Debut author Tamara Valentine's What the Waves Know tells the story of a young woman's quest to recover her past and find herself after an incident when she was six years old robbed her of her voice. The novel went on sale earlier this year to great praise: Kirkus Reviews called it, "A novel rich in mythology and childhood secrets.... This dreamy coming-of-age mystery unfolds in tantalizing waves with keen insight and lush prose," while Booklist said, "With the sass of Fannie Flagg and the subtle magic of Alice Hoffman, this short but powerful book should find readers of many generations." Tamara has stopped by LLF today to share a behind-the-scenes look at What the Waves Know and her own history with libraries.
Where I come from people aren’t born—they sprout. I grew up traipsing through thousands of acres of farmland, barefoot and bareback, astride a buckskin quarter horse in the heart of apple country in upstate New York.
A person can only watch apples grown for so long before it loses its entertainment value, so those who settled the region became skilled story builders, crafting such a rich array of folk religions that by the time the Erie Canal made it to town filled to the brim with barges and missionaries, there was nobody left to convert. My town is home to Mormonism, the Millerites, the Fox sisters’ spiritualists, the Publik Universalists, Jehovah’s Witnesses, Shakers, the Oneida Society, an active Iroquois nation, thriving Amish and Mennonite communities—and the list goes on. It is the reason I integrated a plethora of lore from diverse traditions in What the Waves Know.
While I recall many of the churches and sacred plots scattered throughout town, my clearest memory is of a small brick building tucked in the shadows of the looming steeples on Main Street—the Palmyra Kings Daughters Free Library. As soon as I was old enough to walk there on my own, I took to disappearing into the cannons of literature and losing myself in works like To Kill a Mockingbird, Lord of the Flies, Catcher in the Rye, Of Mice and Men, I Know why the Caged Bird Sings, and Beloved. It was there in the musty pages of classics that the full force of the power of stories began to settle in. They were tales that had the ability to drive you to your knees, if not into therapy, on the other side of the last page—and I began to understand this strange little town that had built itself on the back of stories.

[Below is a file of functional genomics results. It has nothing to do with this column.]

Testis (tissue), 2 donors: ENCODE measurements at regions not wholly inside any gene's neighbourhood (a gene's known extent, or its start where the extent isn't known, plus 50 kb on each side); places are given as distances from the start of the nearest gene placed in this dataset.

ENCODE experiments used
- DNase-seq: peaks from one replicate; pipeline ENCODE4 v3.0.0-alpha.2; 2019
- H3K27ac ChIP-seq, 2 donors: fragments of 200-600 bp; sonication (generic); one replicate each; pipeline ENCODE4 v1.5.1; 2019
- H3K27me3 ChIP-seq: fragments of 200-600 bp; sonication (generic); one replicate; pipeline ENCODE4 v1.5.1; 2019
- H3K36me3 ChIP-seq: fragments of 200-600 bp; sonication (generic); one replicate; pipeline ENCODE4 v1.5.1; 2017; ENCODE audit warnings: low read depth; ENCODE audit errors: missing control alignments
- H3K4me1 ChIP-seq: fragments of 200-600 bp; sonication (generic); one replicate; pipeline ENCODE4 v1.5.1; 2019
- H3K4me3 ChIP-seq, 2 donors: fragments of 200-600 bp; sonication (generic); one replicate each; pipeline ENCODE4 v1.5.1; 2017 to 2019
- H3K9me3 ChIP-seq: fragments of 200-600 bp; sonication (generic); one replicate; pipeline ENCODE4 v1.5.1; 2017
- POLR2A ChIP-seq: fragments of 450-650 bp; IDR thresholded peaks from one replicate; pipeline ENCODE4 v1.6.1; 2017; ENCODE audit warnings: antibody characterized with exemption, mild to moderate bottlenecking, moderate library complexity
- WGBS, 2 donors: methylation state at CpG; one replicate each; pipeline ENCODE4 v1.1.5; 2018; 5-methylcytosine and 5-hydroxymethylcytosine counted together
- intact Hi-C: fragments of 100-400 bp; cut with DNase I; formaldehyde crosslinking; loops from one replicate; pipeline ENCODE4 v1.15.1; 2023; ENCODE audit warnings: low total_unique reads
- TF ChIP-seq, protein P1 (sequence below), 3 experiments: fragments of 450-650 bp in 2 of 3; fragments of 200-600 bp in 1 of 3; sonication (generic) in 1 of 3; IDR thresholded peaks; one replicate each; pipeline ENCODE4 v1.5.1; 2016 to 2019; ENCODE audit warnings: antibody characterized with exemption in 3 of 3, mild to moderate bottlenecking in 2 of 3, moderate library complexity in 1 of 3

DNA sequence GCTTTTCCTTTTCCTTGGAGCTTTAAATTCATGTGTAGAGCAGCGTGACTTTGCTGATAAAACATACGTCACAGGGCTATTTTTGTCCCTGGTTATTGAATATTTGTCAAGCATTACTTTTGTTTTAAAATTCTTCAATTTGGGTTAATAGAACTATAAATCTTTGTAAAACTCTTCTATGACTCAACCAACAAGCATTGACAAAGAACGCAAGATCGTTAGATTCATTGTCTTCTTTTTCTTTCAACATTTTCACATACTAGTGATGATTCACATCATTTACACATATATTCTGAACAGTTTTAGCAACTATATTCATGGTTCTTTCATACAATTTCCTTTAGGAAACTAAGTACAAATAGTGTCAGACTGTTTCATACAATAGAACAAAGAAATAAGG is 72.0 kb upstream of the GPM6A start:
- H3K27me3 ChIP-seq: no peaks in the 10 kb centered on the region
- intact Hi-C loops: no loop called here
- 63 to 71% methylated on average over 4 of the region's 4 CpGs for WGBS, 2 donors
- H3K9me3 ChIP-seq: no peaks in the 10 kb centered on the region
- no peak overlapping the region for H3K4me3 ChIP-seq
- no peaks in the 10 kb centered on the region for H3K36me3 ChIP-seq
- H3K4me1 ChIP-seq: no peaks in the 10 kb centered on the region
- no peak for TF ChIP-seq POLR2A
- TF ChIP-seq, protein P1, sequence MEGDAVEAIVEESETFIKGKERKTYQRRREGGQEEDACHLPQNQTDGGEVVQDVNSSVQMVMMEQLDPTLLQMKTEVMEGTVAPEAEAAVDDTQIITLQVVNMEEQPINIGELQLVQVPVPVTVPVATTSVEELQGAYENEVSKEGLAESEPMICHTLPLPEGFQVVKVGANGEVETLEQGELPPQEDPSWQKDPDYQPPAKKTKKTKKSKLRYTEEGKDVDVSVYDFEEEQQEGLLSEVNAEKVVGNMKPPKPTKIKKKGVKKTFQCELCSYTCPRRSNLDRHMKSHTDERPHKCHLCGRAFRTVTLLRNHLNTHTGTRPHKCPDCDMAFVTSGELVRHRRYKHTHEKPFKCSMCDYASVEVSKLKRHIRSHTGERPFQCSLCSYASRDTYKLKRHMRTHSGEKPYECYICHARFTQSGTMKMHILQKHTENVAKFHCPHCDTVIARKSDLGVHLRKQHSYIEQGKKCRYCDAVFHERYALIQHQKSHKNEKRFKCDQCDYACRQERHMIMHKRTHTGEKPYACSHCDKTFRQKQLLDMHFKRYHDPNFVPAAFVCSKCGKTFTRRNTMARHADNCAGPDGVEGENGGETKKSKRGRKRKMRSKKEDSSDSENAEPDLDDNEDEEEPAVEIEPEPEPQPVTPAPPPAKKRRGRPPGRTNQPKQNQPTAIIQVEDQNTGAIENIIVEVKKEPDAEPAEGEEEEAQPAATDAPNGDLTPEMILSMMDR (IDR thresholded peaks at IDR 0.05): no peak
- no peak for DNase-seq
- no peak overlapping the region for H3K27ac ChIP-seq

In his research on artificial intelligence, Roger Schank discovered that the human brain experiences storytelling and understanding [as] functionally the same thing. We respond to story in much the same way we do an actual memory. So, for me, the fact that the main character in What the Waves Know, Iz, must untangle herself from the stories of others to find the truth, isn’t really so much a feat of fiction as it is a reflection of what we all have to do as we write the story of our own lives in a way that embraces the truth of ourselves.
Thanks, Tamara! Make sure to check out this compelling and elegant coming-of-age novel today.